You never know who you’ll run into in Westport. I’ve seen Diana Ross, Brian Williams and Manute Bol, to name 3 random famous folks.
Last Sunday at Elvira’s, Sef Brody saw Joe Lieberman.
The 1990 Staples graduate did more than just say, “Good morning, Senator.” Here’s his story, direct from his Tumblr, “Brody Post.”
He was wearing a baseball cap in front of the deli counter, standing with his wife and 2 friends, wondering out loud what kind of egg sandwich to order. I had just rolled out of bed but there was no way I could miss that face.
Half-hidden under my green hoodie, I told the former vice president-elect that they make delicious spinach and feta at this place. He wanted to make sure it was vegetarian.
He asked me my name and what I did. We talked about our shared Hebrew name and its origins. He told me a related story about his wife. I told him I grew up in the neighborhood and that I got my first job in this same deli when I was 15, they put me to work integrating the various sections of The New York Times in the back garage before dawn on weekends, that now I’m a clinical psychologist living in Paris.
He said that sounded pretty great, how’d I manage that? Not wanting to get into it, I said, “It seems you’re not doing too bad yourself.” He introduced me to his Westport friends. For a man who I’ve come to see as a total disgrace, whose politics I detest, I found this guy very charming in person. I imagine he must share this trait with most successful politicians.
Itching to talk politics, after we both ordered I started asking him questions. I shared my concern with him that the next financial crisis will be worse than the last one, asking him how realistic our chances were to break up the mega-banks before it’s too late. He said that funnily enough someone just asked him the same question— as if “too big to fail” was a new concept— and went on to blame Republicans for blocking reform.
I said, mistakenly, “You’re caucusing with them now, right?” He looked down and away sheepishly, replied that he’s still caucusing with the Democrats. I responded, “But you can understand why I could make that mistake, right? Everybody’s like, ‘What happened to Lieberman?’”
Wondering about the best way to broach US-Israeli injustices towards Palestinians, a topic of deep personal concern to me and one in which he holds unique power, I asked the chairman of the US Senate Committee on Homeland Security and Governmental Affairs another crucial question: “Don’t you wonder whether we’re endangering both US and Israeli security by lending full support to Israeli aggressions?”
He responded that “it’s not a blank check” we’re giving Israel. He claimed that Israel has so few discussion partners in the region that they’ve become “paranoid”— he puffed his chest out and balled his fists to demonstrate what he meant.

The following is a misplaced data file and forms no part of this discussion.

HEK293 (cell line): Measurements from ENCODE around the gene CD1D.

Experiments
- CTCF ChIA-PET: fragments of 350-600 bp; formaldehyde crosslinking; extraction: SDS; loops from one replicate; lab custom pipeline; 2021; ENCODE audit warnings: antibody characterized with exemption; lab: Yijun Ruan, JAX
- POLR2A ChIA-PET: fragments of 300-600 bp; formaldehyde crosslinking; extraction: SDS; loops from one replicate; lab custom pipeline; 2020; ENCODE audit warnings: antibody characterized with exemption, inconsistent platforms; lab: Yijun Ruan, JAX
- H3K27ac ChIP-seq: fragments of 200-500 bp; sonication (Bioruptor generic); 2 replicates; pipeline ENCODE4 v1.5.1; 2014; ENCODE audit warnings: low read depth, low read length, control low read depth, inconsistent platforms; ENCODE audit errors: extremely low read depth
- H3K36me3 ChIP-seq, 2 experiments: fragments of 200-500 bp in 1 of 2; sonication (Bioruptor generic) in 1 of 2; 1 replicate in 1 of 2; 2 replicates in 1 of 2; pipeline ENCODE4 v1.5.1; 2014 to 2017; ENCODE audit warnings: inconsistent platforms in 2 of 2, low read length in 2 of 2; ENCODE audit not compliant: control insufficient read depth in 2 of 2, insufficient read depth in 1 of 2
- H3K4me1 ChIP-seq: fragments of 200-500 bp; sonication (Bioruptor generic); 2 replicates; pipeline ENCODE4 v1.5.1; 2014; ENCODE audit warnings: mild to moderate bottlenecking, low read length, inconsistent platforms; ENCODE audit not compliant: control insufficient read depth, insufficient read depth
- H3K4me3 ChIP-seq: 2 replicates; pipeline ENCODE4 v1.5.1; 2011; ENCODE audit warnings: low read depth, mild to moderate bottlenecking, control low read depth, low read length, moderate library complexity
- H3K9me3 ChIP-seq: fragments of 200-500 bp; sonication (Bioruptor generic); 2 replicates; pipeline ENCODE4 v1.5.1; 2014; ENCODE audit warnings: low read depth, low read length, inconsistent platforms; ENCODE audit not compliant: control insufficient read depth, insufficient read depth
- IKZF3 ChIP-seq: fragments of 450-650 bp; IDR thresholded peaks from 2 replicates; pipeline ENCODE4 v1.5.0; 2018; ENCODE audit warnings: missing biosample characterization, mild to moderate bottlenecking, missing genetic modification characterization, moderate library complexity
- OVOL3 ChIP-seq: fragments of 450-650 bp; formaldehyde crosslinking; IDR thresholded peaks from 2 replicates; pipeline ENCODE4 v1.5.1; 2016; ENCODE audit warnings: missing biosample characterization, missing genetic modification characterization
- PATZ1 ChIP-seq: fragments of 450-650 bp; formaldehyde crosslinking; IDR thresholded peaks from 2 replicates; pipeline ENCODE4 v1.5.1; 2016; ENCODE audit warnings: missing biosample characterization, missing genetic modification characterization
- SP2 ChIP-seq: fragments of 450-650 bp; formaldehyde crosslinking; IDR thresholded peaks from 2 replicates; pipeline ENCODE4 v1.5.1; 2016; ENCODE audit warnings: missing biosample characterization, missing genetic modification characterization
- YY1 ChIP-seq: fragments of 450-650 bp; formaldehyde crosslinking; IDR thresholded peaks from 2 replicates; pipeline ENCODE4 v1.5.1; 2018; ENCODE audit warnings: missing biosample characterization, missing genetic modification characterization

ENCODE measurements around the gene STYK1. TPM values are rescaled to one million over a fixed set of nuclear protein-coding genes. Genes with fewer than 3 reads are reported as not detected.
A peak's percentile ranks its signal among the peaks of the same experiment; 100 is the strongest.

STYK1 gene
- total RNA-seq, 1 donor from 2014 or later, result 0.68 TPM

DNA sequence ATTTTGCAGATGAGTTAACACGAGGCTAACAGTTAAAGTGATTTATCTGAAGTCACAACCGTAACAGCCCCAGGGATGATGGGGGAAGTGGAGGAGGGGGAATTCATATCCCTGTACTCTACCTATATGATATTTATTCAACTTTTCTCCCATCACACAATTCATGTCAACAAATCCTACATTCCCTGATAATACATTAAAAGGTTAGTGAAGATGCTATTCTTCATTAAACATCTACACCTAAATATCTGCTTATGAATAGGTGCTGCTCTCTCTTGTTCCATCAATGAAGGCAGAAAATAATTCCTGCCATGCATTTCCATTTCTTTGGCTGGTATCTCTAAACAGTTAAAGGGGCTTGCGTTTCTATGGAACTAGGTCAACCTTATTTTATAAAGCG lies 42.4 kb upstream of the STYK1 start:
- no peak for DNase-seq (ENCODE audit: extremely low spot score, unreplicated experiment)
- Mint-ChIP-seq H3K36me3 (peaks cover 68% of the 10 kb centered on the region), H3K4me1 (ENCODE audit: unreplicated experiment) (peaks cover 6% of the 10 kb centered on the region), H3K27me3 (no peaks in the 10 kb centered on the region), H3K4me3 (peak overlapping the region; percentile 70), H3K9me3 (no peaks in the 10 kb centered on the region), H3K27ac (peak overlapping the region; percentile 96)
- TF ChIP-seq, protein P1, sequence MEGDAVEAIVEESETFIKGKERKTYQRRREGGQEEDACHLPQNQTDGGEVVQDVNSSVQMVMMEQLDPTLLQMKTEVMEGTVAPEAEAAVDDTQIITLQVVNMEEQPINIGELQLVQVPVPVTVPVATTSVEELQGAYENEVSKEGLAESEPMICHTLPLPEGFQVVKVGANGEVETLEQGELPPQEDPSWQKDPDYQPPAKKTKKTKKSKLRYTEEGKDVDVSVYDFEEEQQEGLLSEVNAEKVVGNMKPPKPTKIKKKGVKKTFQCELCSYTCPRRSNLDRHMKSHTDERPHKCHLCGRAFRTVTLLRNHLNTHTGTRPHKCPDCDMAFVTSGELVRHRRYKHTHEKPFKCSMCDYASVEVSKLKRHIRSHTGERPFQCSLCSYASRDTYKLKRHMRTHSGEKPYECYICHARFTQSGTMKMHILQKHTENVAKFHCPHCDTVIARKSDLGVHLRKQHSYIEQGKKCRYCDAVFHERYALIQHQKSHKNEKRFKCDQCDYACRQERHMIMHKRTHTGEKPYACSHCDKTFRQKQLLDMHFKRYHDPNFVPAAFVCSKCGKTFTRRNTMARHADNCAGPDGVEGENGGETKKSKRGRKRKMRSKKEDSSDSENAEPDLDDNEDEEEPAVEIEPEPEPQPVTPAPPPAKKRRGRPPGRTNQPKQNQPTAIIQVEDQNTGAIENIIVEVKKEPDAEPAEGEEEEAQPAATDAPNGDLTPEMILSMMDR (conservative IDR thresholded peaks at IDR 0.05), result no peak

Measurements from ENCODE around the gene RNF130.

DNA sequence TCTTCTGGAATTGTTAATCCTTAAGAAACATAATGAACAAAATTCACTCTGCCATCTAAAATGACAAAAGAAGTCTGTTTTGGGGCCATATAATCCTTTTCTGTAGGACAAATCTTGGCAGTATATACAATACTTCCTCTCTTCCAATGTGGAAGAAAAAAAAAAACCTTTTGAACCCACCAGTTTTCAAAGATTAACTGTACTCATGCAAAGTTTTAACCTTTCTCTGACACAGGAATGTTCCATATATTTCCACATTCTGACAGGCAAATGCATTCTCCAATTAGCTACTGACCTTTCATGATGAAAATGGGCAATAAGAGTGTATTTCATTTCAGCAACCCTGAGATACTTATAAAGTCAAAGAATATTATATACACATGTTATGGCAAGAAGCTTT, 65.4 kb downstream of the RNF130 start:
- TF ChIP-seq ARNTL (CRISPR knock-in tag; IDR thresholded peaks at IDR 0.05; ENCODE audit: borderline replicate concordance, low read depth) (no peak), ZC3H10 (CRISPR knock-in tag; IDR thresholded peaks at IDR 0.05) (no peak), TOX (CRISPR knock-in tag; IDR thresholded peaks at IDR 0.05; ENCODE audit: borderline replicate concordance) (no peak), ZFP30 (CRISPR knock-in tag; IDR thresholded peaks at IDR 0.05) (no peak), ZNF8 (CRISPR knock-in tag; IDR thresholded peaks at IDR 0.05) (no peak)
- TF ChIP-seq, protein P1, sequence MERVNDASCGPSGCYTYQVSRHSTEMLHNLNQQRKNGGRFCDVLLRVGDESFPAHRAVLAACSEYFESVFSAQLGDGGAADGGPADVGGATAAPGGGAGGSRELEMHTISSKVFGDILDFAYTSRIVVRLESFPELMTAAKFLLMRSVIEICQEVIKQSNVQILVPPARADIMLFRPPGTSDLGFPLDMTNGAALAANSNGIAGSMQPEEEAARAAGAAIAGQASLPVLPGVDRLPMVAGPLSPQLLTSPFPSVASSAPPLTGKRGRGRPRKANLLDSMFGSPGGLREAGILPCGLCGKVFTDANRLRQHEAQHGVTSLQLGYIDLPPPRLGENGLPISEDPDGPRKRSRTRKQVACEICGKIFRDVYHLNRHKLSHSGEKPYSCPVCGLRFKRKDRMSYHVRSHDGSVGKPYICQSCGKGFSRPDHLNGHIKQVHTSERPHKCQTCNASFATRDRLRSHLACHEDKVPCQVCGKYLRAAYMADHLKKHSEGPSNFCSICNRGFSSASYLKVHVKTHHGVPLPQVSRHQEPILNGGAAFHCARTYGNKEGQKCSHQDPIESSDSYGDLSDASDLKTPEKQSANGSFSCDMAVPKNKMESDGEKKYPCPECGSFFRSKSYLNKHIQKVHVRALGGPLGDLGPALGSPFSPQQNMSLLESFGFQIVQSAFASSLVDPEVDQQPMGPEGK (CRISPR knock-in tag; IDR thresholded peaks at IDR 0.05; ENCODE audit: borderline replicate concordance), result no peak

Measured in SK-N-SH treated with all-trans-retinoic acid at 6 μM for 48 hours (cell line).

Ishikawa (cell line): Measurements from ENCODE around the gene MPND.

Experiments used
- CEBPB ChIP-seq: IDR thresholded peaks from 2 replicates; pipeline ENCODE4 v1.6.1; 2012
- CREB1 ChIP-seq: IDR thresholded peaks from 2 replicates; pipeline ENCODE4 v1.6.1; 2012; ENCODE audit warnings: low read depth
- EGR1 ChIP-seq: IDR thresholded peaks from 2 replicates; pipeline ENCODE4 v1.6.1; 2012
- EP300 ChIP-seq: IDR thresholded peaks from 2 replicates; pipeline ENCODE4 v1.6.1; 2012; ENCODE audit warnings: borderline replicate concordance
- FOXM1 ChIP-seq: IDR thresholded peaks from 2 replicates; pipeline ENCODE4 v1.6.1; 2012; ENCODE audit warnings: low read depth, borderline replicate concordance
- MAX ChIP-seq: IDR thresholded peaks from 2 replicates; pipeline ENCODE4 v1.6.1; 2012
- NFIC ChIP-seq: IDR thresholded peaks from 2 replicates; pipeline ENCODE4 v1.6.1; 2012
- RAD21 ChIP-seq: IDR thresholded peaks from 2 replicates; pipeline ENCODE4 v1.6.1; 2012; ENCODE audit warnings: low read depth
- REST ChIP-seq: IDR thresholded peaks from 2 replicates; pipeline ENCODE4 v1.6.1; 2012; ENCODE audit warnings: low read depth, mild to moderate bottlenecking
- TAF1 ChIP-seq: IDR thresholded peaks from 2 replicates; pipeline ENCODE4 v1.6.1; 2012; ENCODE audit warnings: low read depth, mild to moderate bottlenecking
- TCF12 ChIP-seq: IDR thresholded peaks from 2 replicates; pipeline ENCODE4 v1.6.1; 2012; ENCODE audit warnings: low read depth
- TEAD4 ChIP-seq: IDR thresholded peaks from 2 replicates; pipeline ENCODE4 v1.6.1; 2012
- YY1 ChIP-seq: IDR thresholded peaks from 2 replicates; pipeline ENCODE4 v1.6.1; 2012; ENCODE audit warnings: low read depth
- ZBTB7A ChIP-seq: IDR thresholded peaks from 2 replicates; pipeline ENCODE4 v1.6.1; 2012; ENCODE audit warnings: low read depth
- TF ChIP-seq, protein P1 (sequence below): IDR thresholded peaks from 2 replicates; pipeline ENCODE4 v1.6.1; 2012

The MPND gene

When I bemoaned the lack of real public debate on such a serious issue in the US compared to the relatively vibrant debate happening in Israel, he corrected me that there’s actually plenty of debate happening in the US — “just not in public.”
I very much wanted that conversation to continue but he eluded further clarification, and left to join his wife and friends at the picnic tables outside. I stood there thinking that despite the mysteriousness of that last response, it was very revealing about how he views American democracy, about how he understands the way it’s supposed to work.
What would you say or do, given a surprise opportunity to face a contemptible politician mano-a-mano? Throw your shoe? Spit in his general direction? Curse him out?
It might have felt good to let out some real anger, to at least remind Lieberman of his deep betrayal of Connecticut voters, or about how profoundly he has shamed himself and the United States. I might have liked also to ask him which country he wants to invade next. Or about how many civilian deaths he thinks he might be personally responsible for across the Middle East and Central Asia.
I instead asked myself, What approach is mostly likely to have a desirable effect? Looking into the sympathetic eyes of a man who has successfully mastered an enormous, complex and corrupt political system, I found myself taking the polite-but-critical tack.
Leaving the store, still groggy and hooded, I headed toward Compo Hill Road, coffee and egg sandwiches in hand. He waved goodbye, and called out to me by name. I swung around past his table, put my hand on his shoulder and reminded him of one short-term need that might possibly get through. “Break up the mega-banks, Joe.”
He turned and called out, smiling: “That’s the message of the day.”